Hundreds of owners on the Big Island are seeking exemptions to operate short-term vacation rentals legally in residential neighborhoods but their neighbors have flooded officials with letters of objections.
Hawaiʻi County Planning Director Michael Yee and his department have spent endless hours in recent months fielding more than a thousand complaints from Big Island residents. All but a few are unhappy with vacation rentals in their communities.
"Iʻve read maybe three positive ones," Yee told HPR. "The bulk, hundreds and hundreds are very much opposed to vacation rentals in their neighborhoods. And I think this is an important point. You know, people were able to start vacation rentals and not have to ask their neighbors. Is this a good thing for the neighborhood?"
Hawaiʻi County began prohibiting unhosted short-term rentals from residential and agricultural communities back in April. The vacation rentals are now limited to resort and commercial zones. But regulators allowed rental owners to seek exemptions by applying for a non-conforming use certificate or NCU.
The NCU application process created a layer of transparency mandating operators notify neighbors of their operation. Upon notification, neighbors took the opportunity to weigh in. But Yee says the testimonials alone are not necessarily grounds for denial.
"People might not like it, but its not a reason for me to deny. I think the important point is the bill provided for a good neighbor policy," says Yee, "To be a good neighbor non-conforming use will have to come in for an annual renewal. So if thereʻs a case of a vacation rental operating poorly, there may be a reason not to re-issue a non-conforming use certificate."
Hawaiʻi County was the last county in the state to approve legislation regulating short-term vacation rentals. North Kona councilwoman Karen Eoff co-sponsored the law.
"We took a very what we believe to be fair and middle-of-the-road approach. And by that I mean we allowed for the grandfathering in of previously existing short-term vacation rentals," says Eoff, "The occupancy in these short-term vacation rentals has been a growing opportunity so we did want to balance that opportunity but yet preserve our residential neighborhoods."
The county aimed to balance the competing uses of itʻs housing inventory, said Puna councilwoman Ashley Kierkwicz.
"We want to make sure that we are supporting peopleʻs rights to be entrepreneurs, but at the same time protecting housing assets so that our local families do have affordable housing," she said.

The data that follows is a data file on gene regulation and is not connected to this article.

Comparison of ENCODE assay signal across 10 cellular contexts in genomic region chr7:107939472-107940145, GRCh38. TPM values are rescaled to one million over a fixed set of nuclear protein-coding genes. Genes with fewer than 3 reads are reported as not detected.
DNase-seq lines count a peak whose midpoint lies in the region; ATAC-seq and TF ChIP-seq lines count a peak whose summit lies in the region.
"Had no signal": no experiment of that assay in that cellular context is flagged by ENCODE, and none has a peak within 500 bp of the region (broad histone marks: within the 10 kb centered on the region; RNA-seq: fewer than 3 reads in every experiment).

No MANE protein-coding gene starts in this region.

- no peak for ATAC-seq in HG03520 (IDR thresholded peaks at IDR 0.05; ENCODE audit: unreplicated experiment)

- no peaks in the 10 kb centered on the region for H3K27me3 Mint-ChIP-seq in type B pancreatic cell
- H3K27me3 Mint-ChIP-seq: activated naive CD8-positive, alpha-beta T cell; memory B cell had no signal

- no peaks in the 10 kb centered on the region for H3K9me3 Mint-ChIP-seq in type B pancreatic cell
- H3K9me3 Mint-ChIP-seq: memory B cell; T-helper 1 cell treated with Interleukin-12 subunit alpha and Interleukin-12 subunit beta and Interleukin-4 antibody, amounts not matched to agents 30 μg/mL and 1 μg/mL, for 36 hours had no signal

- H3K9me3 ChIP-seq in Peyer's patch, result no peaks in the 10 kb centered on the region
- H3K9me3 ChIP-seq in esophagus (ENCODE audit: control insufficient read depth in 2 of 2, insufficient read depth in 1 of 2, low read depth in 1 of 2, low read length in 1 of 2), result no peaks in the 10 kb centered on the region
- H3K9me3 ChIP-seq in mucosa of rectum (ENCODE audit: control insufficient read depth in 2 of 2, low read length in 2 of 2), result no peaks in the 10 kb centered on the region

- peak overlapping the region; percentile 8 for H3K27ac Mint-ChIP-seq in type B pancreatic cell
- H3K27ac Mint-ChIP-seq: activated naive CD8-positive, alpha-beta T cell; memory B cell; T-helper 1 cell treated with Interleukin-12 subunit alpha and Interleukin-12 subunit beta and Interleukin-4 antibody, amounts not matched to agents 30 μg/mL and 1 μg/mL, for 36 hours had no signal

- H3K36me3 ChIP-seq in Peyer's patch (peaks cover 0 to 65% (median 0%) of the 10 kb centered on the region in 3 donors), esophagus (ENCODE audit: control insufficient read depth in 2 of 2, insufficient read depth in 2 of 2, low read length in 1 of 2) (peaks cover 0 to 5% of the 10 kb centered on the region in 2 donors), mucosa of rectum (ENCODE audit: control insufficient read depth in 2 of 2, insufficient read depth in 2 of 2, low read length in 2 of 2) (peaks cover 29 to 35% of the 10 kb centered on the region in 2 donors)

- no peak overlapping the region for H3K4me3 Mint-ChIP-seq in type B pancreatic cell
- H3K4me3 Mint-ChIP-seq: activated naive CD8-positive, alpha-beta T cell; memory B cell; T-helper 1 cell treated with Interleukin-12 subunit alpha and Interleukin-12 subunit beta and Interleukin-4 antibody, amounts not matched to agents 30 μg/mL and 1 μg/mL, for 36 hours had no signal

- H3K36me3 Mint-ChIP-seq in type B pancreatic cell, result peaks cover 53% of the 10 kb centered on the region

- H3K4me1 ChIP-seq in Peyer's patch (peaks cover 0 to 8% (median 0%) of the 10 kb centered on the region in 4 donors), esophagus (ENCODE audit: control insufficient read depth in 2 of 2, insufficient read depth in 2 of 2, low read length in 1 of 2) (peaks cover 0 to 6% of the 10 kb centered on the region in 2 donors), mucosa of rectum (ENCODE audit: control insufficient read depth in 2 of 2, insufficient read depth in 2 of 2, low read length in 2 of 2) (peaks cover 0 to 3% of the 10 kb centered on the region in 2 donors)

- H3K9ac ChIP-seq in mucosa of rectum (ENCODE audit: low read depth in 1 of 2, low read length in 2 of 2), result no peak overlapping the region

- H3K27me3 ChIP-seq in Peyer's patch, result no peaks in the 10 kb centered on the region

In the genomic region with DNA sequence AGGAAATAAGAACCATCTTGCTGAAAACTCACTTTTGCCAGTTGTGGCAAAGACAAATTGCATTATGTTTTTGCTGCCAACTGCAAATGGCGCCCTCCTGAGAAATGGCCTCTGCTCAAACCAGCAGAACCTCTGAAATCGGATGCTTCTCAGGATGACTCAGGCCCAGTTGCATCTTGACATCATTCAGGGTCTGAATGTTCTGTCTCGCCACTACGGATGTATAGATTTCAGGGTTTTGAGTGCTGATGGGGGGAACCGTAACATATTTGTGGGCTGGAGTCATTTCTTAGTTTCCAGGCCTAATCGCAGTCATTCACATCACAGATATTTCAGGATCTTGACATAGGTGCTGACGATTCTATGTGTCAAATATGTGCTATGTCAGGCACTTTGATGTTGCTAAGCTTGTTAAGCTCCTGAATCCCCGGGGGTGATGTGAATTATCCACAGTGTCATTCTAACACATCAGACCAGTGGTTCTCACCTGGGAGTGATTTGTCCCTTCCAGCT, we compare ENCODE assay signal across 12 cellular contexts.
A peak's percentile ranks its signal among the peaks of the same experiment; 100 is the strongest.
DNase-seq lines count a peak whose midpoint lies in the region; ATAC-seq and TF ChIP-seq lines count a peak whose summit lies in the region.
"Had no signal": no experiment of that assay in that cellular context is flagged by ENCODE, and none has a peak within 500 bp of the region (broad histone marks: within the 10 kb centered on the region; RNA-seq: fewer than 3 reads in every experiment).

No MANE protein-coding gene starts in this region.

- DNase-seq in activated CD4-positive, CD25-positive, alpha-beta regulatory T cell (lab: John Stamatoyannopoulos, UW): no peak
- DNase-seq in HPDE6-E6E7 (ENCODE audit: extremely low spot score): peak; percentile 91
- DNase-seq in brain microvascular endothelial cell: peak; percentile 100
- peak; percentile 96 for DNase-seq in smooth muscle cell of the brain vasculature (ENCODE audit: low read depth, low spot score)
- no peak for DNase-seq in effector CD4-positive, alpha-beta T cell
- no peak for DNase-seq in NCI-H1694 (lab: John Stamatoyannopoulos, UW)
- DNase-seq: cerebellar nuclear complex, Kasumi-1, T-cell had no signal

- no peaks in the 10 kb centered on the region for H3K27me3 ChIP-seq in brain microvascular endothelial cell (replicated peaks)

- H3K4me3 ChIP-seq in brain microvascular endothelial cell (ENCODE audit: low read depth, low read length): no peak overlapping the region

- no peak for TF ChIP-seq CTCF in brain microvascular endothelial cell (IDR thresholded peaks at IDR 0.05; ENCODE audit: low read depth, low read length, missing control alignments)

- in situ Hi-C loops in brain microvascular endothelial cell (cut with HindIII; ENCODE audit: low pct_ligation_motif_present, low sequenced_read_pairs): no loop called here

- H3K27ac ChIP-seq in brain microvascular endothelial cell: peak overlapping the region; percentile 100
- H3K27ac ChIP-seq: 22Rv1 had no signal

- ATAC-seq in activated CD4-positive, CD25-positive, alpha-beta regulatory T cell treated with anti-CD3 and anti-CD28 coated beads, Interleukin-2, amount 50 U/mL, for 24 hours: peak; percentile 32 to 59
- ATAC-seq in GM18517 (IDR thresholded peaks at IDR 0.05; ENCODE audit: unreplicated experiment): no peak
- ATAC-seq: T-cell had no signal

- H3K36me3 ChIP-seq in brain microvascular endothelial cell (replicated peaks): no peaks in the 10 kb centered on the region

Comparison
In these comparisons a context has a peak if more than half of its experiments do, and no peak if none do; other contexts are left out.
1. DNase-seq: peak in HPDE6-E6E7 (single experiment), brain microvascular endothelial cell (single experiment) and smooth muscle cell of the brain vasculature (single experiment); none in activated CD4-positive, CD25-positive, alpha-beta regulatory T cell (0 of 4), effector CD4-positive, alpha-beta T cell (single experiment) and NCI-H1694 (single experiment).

Councilwoman Eoff says preserving housing was the most important outcome of the new regulation.
"To make sure that they have the availability of long-term rentals back on the market. I think that is what weʻll see," says Eoff, "And Iʻm very pleased that we caught it before it became an overwhelming problem like some of the other islands have experienced."
The approach was praised, in part, by companies like online hosting platform Air Bnb. But Adam Thongsavat, the companyʻs deputy public policy director for Hawaiʻi, says the county's ban on future short-term rentals in residential areas should be revisited.
"Thereʻs no way for Hawaiʻi County to replenish those [banned rentals]. Right now, as the bill stands, you can only be a new short-term vacation host if youʻre in a commercial or resort area," he said.
Big Island realtor and former Air Bnb host Jordan Sonner says she's received mixed reviews from clients and colleagues. She says some are frustrated with the paperwork and others are upset the new law didn't address rentals on agricultural lands set aside by the state in 1976.
"Those people are incredibly frustrated. They have lost their businesses, whether itʻs their investments or second homes or basically income on the property. Their options are now to operate illegally or shutdown," says Sonner, "So its very upsetting for a lot of the people and mostly in West Hawaiʻi. A lot of the lots in East Hawaiʻi were pre-76. So we’re not seeing as much as those in Hilo and Puna."
Under state law, short-term rentals are not allowed on the Big Island's agriculturally designated lands after June 4, 1976. Yee says this issue needs to be addressed at the state level.
He estimates that as many as 8,000 short-term vacation rentals operate on the island, but heʻs only received applications to operate for about half of them.
Yee said the question is how many owners of illegal units aren't applying to operate. "Iʻm not sure," he said. "My instinct tells me we are going to have a fair amount of folks who are operating illegally."
So far, he estimates his department reviewed about 1,000 applications with as many as 100 being denied. Among the top reasons for denials were rentals on post-1976 agricultural lands, illegal structures on the property, or the rental was not operating prior to April 2019, the date the law went into effect. He estimates eight of the denied cases are being appealed by operators.
Yee said he and his staff will likely spend the holidays reviewing the applications and letters from neighbors, who are closely watching what actions the county will take.